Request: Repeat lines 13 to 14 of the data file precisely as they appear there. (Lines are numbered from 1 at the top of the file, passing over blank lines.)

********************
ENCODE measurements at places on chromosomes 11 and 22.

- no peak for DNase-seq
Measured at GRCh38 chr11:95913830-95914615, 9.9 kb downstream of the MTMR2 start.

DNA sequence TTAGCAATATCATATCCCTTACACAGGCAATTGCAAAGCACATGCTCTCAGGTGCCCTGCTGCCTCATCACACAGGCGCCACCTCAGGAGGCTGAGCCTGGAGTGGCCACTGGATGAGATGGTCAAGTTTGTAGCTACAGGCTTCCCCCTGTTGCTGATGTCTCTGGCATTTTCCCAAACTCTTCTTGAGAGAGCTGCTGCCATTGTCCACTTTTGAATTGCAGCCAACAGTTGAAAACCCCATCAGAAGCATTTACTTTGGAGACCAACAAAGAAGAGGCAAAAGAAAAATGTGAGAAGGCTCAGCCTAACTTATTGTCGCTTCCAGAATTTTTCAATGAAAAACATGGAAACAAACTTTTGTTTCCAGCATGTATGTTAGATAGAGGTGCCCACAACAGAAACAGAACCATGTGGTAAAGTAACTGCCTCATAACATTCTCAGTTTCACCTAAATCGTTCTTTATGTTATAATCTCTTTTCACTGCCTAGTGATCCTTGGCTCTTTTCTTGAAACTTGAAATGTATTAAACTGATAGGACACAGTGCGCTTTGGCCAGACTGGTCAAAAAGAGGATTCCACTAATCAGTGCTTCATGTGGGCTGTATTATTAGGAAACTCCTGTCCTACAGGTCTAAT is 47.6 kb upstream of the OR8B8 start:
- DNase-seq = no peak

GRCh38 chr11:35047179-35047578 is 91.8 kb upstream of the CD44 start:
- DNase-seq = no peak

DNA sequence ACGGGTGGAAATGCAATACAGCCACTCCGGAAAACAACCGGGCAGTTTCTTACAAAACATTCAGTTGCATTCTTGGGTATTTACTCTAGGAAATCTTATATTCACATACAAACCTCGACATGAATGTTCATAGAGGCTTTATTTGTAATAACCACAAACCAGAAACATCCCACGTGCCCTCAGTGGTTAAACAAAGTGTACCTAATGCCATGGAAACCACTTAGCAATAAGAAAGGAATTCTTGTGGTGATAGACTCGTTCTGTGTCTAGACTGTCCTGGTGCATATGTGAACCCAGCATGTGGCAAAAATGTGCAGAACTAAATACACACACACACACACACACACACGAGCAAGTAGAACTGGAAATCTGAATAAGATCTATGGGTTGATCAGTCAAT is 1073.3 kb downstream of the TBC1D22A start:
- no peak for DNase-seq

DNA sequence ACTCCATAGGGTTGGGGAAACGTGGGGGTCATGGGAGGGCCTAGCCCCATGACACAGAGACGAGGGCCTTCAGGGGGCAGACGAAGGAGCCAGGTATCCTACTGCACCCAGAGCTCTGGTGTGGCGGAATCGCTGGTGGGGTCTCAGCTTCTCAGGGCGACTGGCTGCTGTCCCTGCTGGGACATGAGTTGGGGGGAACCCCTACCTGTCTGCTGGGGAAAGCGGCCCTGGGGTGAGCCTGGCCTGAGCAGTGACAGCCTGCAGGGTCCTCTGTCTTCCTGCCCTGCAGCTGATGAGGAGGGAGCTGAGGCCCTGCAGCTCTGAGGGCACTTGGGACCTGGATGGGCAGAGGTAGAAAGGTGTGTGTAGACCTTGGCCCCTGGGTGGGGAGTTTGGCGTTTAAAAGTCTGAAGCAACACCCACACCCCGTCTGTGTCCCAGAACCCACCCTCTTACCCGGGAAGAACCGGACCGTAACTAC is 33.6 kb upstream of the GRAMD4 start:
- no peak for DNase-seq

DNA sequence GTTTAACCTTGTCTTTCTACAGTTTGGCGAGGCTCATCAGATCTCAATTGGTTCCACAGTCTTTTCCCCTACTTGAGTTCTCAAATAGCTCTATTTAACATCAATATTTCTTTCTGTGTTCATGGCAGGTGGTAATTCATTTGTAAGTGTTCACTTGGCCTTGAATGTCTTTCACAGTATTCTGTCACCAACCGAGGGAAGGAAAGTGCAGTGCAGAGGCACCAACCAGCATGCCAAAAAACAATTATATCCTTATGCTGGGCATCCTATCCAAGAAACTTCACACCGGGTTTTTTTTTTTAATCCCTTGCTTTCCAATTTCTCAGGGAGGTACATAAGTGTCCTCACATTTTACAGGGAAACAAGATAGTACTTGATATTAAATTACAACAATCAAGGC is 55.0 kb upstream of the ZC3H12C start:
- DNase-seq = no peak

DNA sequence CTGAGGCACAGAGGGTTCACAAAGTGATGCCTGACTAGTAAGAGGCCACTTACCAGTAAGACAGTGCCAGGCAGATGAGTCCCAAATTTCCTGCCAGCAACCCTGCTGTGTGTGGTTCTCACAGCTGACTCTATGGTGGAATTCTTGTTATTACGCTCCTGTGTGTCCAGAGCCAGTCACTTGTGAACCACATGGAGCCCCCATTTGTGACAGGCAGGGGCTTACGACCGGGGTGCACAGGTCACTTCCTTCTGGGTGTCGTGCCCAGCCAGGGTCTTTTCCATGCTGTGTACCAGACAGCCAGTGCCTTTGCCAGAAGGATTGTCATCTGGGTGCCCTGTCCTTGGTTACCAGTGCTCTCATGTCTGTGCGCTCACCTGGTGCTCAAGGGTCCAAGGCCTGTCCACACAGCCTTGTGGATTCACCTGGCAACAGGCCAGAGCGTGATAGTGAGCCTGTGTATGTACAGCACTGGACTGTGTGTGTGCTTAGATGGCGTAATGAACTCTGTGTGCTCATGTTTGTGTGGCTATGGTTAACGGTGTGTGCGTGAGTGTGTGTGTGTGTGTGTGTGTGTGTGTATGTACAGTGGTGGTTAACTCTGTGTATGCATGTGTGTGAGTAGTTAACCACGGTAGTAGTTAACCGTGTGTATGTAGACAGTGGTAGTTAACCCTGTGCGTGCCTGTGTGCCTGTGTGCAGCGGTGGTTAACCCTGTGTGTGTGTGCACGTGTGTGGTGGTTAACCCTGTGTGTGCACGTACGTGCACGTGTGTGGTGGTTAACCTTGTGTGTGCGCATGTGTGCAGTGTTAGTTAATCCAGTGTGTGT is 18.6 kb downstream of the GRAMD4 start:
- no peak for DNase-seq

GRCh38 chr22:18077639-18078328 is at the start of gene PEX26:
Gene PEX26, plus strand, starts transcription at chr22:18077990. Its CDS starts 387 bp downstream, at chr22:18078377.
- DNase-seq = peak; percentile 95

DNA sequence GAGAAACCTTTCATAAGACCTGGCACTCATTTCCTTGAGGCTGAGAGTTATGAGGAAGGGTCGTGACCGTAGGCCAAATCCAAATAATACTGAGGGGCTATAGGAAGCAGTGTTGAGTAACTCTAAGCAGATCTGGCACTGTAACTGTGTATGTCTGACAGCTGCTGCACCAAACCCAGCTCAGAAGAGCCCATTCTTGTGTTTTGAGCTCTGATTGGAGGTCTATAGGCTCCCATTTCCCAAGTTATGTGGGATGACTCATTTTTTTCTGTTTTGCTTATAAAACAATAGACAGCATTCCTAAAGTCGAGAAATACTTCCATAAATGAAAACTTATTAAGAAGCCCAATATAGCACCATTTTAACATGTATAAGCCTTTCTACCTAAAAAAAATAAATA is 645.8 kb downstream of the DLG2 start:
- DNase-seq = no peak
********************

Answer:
- DNase-seq = no peak

DNA sequence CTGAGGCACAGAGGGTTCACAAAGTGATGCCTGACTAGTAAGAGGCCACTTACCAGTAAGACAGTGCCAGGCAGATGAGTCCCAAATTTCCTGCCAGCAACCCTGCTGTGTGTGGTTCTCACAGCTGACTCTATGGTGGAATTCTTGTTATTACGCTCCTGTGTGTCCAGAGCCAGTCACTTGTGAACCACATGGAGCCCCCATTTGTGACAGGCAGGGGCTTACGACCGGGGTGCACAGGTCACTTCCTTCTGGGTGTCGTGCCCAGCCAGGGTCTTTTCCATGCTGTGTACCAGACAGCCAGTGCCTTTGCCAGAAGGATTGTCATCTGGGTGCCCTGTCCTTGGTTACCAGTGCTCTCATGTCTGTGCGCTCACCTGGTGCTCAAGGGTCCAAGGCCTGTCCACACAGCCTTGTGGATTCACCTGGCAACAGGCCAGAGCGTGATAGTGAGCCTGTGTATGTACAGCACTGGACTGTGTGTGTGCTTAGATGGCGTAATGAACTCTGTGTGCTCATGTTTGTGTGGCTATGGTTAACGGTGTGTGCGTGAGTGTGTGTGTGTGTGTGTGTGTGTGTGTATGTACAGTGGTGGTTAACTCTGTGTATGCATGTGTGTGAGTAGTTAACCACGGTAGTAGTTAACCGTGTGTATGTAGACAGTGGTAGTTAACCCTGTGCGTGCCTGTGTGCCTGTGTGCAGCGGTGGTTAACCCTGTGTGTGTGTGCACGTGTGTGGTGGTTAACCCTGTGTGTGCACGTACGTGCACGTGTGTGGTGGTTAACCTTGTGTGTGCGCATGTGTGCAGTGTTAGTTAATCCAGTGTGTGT is 18.6 kb downstream of the GRAMD4 start: